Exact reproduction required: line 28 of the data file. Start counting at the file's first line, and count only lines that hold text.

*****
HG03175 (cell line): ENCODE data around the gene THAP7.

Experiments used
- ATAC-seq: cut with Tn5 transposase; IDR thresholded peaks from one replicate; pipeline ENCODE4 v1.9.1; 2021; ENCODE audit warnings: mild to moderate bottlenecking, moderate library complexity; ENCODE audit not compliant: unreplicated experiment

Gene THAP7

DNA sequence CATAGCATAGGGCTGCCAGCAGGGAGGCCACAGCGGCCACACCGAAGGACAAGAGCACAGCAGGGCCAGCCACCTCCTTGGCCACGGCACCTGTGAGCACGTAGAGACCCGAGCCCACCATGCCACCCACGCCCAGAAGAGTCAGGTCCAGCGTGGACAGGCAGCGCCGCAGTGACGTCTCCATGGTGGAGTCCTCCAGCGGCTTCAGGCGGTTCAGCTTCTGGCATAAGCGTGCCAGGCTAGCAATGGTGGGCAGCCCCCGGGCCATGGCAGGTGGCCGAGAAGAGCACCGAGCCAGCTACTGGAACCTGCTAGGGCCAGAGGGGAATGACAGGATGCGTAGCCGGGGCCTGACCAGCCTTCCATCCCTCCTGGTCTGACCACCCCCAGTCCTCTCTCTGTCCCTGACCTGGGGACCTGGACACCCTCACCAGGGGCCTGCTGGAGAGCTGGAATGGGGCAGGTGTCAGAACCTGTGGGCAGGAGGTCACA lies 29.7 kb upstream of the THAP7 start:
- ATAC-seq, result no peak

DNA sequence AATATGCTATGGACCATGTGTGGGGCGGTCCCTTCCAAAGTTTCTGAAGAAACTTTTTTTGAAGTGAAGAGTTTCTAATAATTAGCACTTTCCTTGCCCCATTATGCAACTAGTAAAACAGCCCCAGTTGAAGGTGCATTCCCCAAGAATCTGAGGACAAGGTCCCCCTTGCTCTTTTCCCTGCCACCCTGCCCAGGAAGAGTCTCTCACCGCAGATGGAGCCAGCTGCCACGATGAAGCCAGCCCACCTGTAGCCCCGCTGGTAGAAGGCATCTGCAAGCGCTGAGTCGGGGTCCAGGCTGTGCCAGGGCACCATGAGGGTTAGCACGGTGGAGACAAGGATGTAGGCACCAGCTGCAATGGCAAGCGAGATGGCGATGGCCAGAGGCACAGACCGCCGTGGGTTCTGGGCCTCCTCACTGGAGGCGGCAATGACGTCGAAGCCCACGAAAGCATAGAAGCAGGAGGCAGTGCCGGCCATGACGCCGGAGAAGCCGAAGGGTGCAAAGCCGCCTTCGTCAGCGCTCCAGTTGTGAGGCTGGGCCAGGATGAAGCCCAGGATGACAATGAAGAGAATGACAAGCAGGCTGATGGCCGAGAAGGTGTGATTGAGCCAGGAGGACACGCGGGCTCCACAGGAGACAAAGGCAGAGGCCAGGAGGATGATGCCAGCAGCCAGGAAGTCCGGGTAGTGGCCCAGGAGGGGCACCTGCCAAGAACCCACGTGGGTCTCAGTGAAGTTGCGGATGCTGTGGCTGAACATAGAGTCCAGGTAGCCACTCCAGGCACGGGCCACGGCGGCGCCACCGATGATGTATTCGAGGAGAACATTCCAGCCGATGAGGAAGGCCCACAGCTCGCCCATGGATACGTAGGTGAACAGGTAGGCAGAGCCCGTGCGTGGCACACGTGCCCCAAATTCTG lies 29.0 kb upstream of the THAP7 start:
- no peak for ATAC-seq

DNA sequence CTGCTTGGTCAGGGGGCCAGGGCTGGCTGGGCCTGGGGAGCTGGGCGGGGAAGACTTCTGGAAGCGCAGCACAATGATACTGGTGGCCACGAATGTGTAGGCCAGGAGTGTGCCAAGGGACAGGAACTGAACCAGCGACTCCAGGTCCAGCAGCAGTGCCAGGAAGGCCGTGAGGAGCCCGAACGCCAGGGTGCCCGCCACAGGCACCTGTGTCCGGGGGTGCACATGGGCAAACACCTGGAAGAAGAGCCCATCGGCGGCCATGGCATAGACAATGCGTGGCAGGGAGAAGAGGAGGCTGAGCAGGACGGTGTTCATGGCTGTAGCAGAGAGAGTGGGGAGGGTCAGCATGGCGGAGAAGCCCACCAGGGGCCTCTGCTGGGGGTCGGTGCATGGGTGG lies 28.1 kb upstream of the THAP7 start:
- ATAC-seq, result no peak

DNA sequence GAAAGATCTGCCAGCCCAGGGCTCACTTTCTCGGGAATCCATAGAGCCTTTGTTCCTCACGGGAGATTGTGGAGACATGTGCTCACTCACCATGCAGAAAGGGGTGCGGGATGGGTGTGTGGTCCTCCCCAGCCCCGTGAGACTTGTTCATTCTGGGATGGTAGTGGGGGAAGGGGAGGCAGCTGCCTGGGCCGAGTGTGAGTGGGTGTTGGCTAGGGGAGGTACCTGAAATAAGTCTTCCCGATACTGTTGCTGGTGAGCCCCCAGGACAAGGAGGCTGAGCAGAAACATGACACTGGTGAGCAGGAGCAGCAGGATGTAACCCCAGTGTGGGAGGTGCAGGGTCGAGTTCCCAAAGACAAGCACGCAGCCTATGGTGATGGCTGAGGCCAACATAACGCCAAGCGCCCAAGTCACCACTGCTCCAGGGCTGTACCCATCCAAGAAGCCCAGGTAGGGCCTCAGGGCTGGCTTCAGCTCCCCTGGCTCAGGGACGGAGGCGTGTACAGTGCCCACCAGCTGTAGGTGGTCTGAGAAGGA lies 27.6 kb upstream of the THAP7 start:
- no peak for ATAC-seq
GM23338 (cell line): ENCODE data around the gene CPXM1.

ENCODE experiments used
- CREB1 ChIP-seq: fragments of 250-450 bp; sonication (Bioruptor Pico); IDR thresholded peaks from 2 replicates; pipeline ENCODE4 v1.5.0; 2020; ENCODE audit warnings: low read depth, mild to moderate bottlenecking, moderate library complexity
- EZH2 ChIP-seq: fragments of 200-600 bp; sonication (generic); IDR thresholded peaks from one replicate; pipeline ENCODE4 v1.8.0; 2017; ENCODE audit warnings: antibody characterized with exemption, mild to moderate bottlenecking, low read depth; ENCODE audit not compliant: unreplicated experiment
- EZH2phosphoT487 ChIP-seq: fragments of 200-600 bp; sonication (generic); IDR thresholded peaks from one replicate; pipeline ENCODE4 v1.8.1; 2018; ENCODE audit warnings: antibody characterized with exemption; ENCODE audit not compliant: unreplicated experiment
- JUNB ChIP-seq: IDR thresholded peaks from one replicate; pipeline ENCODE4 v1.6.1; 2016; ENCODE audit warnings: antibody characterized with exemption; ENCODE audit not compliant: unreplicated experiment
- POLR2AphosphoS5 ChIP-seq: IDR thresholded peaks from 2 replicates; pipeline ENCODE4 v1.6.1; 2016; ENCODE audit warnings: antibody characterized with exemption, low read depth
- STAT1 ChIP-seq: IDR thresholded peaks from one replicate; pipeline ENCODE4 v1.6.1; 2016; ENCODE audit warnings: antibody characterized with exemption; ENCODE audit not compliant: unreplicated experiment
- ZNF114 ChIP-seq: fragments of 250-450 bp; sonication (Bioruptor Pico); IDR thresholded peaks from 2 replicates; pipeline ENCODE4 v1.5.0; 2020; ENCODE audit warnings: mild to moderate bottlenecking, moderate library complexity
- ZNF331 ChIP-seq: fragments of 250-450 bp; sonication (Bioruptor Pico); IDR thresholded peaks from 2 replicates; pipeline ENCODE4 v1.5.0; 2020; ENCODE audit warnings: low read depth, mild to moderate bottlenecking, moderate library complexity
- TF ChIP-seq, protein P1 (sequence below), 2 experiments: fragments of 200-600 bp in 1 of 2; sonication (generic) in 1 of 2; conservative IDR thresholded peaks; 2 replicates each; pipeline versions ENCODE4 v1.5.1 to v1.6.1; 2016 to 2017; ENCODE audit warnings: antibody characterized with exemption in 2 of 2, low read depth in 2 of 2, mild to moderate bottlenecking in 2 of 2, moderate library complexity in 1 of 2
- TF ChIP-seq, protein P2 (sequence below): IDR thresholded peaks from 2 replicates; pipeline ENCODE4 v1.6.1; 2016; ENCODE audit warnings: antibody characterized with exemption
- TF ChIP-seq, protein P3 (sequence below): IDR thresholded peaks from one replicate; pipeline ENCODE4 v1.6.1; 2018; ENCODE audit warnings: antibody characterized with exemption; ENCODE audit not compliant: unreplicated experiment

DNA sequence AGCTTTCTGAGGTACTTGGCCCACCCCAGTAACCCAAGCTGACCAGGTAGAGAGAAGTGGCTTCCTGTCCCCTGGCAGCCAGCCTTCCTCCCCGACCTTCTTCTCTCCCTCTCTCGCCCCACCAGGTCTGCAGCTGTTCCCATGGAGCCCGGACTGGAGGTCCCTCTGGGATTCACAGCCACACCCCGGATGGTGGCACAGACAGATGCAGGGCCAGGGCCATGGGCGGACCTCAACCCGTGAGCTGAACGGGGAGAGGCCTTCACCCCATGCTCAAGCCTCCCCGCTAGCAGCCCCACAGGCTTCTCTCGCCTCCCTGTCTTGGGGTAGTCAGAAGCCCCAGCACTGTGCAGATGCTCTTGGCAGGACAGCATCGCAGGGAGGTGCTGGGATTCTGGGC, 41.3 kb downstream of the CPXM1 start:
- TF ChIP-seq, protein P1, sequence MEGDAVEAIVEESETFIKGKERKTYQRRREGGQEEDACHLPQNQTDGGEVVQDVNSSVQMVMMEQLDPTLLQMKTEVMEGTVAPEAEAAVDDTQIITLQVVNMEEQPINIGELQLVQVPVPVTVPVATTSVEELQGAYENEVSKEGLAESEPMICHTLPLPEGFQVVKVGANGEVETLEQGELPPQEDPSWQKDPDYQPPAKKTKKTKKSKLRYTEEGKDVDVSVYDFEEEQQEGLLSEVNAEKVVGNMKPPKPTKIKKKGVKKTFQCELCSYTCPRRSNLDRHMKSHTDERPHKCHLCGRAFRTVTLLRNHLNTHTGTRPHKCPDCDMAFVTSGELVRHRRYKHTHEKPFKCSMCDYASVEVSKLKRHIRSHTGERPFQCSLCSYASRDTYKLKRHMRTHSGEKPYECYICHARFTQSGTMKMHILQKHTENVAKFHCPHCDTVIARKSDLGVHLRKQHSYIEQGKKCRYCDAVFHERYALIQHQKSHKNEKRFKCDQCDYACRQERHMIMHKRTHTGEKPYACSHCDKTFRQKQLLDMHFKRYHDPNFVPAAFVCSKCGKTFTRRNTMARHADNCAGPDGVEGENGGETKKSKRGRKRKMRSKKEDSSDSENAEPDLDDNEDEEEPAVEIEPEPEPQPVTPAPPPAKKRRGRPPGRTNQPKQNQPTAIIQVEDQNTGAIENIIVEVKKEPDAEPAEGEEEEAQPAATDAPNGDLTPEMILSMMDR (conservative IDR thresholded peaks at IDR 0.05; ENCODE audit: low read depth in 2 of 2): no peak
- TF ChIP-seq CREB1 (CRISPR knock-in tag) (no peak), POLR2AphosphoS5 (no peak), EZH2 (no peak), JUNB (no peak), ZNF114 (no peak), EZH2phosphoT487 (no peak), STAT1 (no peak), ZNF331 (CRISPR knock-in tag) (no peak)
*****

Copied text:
- TF ChIP-seq CREB1 (CRISPR knock-in tag) (no peak), POLR2AphosphoS5 (no peak), EZH2 (no peak), JUNB (no peak), ZNF114 (no peak), EZH2phosphoT487 (no peak), STAT1 (no peak), ZNF331 (CRISPR knock-in tag) (no peak)